SEATTLE (AP) -- Seattle, you're greasy. Really greasy.
It's estimated that 544,000 gallons of grease slip down Seattle's drains each month, enough to fill seven large swimming pools. Most of it comes from dirty dishes and food waste, and it's a problem.
In the last five years, grease-clogged pipes caused about one-third of Seattle's sewer backups, according to Seattle Public Utilities. From January to October last year, there were 147 such incidents, and that doesn't count the times when residents called SPU only to discover that the blockage was in the side sewer on their property.
You know how doctors warn about too much cholesterol in your diet and how it can plug your arteries? That same phenomenon is wreaking havoc on Seattle's underground sewer pipes. If some of those pipes were your arteries, you'd be having chest pains.
In this case, it just means stinky water is bubbling up somewhere you'd rather not have it.
"The city of Seattle is really working on getting the word out that it is a problem," said Ryean-Marie Tuomisto, coordinator of the city's fats, oils and grease program, or what utility workers call "FOG."
It's an issue for any city or county with older sewer pipes and residents who consume animal products. Cities have taken various approaches to reducing the amount of grease discharge, either through stepped-up recycling programs or stronger regulations. Last year in Fairfax County, Va., officials sued doughnut giant Krispy Kreme for $20 million, alleging that years of greasy waste from a doughnut plant had fouled up the sewer system.
The city of Seattle prohibits directly dumping grease down the drain and restricts how much grease can be in your wastewater. Leftover grease should be thrown out with solid wastes. Most restaurants dispose of used cooking oils in grease bins, where it is collected and sent to rendering plants or converted to biodiesel.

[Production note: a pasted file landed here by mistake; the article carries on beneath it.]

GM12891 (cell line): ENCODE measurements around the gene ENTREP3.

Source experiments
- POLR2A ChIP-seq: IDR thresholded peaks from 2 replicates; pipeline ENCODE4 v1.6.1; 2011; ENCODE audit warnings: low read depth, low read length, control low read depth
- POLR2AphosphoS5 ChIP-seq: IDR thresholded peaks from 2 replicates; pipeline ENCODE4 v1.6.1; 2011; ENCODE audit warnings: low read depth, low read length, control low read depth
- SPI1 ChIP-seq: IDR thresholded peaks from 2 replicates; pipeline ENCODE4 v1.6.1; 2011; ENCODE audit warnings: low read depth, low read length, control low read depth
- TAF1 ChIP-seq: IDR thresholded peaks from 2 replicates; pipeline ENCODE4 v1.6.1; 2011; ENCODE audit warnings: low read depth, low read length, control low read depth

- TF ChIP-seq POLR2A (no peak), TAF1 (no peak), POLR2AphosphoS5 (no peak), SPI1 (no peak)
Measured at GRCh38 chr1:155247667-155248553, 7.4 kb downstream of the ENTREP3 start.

But there is another culprit that people often miss -- the scraps on their dishes, Tuomisto said. If you don't thoroughly scrape the grease and muck into the trash, it rinses off in a scalding dishwash and accumulates in the city's pipes.
That grease after your steak? Trouble. Sour cream from your nachos? Trouble. The butter and gravy left from your potatoes? More trouble.
"Most of the grease build up that comes into our system is from your basic dishwashing," Tuomisto said. "The slow discharge into the system accumulates and causes problems."
There, it cools down and solidifies, glomming around tree roots or other debris floating in wastewater. Goop sticks to the pipes; forming a rock-hard substance and making sewer lines look like tunnels of bacon fat.
Restaurants, which wash dishes in bulk, can be required to install grease traps or interceptors to catch grease before it washes down the pipes with dishwater. But not every Seattle restaurant has one because many businesses opened before changes in the plumbing code related to pretreatment devices. Of 2,600 "food service establishments," which include bakeries, groceries and restaurants that seat more than 12 people, only 1,000 have pretreatment devices, according to SPU estimates.
Within the past few years, SPU has begun tracking "grease hotspots" -- or places where crews are called to clean FOG from pipes every six months or more. The goal is to work with restaurants or residential areas where grease is a problem and reduce their discharge, and gather better data on pipes. SPU officials say they're considering stronger regulations on grease-traps and how much FOG can be in wastewater coming from an establishment.
Generally, there are hotspots around concentrations of restaurants downtown, on Capitol Hill and in West Seattle.